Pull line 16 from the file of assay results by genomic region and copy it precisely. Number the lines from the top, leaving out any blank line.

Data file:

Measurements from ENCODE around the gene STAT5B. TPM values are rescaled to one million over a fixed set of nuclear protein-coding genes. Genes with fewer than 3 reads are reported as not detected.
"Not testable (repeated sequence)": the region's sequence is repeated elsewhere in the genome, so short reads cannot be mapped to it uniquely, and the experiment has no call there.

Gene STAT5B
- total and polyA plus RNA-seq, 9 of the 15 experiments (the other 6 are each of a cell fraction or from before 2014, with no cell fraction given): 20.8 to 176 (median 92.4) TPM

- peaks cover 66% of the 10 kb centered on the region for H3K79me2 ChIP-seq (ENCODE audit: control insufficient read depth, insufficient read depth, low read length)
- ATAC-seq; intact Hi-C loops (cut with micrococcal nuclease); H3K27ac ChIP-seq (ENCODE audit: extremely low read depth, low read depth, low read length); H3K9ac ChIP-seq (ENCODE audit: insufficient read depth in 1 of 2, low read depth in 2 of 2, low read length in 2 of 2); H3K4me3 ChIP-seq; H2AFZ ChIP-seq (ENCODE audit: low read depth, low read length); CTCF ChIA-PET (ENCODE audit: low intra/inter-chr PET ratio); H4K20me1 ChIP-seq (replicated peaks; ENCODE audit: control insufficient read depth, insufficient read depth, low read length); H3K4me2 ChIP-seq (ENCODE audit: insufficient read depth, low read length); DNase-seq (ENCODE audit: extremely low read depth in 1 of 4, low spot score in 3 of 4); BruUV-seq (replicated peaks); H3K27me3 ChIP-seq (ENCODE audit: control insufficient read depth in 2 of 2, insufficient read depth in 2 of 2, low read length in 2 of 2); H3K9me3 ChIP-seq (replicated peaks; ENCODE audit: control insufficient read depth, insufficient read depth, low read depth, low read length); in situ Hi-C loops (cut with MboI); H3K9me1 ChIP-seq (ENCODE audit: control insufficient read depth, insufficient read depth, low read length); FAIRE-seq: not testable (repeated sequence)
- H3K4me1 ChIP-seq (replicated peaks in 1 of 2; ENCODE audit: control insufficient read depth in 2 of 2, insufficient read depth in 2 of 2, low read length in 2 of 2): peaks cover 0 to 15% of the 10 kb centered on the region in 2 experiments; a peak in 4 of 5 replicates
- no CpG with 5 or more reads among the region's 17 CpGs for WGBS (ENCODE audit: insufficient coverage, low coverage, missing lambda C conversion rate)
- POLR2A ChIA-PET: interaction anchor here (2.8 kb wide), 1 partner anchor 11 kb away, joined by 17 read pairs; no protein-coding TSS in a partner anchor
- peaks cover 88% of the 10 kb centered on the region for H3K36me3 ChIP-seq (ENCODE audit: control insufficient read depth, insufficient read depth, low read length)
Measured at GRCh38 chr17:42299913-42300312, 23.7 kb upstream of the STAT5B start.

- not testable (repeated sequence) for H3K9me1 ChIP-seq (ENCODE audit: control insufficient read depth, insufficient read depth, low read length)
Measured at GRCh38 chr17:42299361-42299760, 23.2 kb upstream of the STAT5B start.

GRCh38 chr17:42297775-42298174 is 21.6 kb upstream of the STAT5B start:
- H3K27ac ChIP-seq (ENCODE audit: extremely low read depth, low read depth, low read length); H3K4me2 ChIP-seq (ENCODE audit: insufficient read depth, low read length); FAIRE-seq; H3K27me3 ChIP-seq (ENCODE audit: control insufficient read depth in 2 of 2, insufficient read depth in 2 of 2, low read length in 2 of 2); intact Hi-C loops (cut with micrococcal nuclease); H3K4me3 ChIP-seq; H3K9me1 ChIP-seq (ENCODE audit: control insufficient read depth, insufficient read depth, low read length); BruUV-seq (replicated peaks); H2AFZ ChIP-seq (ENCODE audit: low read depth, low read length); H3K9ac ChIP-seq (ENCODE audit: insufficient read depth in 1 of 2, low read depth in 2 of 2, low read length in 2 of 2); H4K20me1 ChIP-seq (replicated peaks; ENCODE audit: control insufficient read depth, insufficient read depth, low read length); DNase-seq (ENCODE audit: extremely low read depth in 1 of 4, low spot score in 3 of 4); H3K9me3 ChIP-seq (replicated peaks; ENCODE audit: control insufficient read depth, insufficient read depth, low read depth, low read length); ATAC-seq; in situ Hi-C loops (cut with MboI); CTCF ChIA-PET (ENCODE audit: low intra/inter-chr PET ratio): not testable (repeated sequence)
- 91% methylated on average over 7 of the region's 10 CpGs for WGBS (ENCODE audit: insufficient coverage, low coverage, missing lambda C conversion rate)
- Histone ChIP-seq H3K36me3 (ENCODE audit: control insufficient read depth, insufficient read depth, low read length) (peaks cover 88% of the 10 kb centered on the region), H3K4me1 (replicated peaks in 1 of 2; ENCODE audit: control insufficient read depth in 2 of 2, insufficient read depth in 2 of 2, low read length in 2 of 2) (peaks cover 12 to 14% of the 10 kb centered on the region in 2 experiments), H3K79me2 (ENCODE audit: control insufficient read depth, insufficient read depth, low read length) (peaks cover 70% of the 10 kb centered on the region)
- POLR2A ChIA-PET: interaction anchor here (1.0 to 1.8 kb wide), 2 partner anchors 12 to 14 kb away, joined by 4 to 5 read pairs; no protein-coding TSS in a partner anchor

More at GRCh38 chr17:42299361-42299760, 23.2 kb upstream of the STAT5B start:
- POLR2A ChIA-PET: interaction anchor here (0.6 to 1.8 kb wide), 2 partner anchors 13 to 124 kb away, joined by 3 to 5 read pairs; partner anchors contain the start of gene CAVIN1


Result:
- 91% methylated on average over 7 of the region's 10 CpGs for WGBS (ENCODE audit: insufficient coverage, low coverage, missing lambda C conversion rate)